You can modify the branches above or add your own branches that you don't want to delete.

Step 4: Delete all local branches that are already merged into the currently checked out branch

git branch --merged | egrep -v "(^\*|master|development|skip_branch_name)" | xargs git branch -d
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Step 5: Set a global alias deleted-merged for the command

git config --global alias.delete-merged 'git branch --merged | egrep -v "(^\*|master|development|skip_branch_name)" | xargs git branch -d'
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Discard unstaged files in current working directory

To discard all unstaged files in current working directory,

git checkout -- .
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For a specific file, use

git checkout -- path/to/file/to/revert
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The -- is to remove argument ambiguation.

Rename a local and remote branch

Step 1: Rename your local branch

If you are on the branch you want to rename:

git branch -m <new-name>
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If you are on a different branch:

git branch -m <old-name> <new-name>
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Step 2: Delete the <old-name> remote branch and push the <new-name> local branch

git push origin :<old-name> <new-name>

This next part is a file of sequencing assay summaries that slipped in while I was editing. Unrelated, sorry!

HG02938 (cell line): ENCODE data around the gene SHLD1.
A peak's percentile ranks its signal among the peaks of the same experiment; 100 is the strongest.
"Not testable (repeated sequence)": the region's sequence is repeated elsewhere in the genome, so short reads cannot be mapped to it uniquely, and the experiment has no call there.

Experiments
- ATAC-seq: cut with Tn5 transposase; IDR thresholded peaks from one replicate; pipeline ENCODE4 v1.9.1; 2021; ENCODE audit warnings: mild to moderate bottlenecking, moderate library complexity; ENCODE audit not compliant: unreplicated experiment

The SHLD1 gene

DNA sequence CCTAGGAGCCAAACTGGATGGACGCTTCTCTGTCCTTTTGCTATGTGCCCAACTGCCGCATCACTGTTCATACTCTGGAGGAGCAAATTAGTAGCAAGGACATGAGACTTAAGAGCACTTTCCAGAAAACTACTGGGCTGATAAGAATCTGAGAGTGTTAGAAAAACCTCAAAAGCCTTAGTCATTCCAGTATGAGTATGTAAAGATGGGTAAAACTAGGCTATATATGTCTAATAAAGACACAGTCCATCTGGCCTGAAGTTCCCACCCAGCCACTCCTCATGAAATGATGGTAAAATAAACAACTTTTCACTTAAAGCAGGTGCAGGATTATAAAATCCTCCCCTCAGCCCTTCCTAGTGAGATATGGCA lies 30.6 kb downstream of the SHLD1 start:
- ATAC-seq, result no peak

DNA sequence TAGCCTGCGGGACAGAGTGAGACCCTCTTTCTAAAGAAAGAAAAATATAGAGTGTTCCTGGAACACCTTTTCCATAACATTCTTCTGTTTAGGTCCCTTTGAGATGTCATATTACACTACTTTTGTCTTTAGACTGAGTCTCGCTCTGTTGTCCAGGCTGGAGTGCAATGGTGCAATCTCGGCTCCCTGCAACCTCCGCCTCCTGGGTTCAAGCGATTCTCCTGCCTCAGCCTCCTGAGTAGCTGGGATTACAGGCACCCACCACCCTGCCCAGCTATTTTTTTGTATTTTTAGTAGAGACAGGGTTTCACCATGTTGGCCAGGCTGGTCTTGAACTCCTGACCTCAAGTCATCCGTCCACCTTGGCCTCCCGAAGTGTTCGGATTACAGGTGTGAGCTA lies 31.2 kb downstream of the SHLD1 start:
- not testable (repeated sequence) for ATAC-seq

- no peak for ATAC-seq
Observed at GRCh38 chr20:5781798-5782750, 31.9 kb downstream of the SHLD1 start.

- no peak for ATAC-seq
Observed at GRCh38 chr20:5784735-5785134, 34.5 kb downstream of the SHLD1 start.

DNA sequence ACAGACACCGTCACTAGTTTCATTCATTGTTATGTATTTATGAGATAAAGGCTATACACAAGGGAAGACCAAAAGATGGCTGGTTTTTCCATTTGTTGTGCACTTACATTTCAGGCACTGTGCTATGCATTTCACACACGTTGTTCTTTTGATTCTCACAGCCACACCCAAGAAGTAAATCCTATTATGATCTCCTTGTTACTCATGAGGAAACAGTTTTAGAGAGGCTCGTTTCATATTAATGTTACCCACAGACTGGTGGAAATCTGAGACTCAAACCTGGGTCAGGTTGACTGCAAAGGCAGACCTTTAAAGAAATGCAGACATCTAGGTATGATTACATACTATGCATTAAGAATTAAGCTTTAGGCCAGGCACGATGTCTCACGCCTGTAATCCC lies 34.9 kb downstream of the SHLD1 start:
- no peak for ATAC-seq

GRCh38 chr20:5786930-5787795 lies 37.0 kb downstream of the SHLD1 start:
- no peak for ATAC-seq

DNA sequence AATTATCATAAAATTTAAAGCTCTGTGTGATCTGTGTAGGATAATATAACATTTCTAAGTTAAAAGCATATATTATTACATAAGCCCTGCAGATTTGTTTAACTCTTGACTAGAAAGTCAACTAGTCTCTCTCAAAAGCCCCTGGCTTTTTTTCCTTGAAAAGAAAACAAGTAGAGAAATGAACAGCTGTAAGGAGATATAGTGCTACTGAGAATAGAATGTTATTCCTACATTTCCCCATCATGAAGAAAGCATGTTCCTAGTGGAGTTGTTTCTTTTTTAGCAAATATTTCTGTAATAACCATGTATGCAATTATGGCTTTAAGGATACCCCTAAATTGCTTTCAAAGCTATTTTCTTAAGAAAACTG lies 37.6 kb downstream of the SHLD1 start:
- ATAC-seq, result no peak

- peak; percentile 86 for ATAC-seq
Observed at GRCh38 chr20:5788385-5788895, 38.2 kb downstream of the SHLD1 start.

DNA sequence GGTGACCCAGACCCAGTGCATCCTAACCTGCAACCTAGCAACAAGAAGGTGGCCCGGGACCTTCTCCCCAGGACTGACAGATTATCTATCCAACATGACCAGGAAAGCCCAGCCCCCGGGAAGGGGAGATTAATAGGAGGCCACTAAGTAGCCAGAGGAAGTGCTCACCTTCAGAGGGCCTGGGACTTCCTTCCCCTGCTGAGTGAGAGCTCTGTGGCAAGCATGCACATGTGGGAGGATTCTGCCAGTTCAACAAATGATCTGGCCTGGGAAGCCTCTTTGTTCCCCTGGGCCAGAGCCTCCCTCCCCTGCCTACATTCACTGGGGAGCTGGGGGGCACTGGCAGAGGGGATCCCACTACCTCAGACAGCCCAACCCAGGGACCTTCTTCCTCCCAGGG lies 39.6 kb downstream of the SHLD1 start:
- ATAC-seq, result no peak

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Step 3: Reset the upstream branch for the <new-name> local branch

Switch to the branch and then:

git push origin -u <new-name>
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Prettify the Git log

You can format your Git log to look like below and set an alias for it.

git lg

Step 1: Set up the following alias in your global Git config file

git config --global alias.lg "log --graph --pretty=format:'%Cred%h%Creset -%C(yellow)%d%Creset %s %Cgreen(%cr) %C(bold blue)<%an>%Creset' --abbrev-commit --date=relative"
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Step 2: Append additional flags if needed

# filter by start date
--after="2016-01-31"
--since="2016-01-31"

# filter by end date
--before="2017-03-10"
--until="2017-03-10"

# filter by author
--author="Zean Qin"
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My most commonly used command is

git lg --after="yesterday" --author="Zean"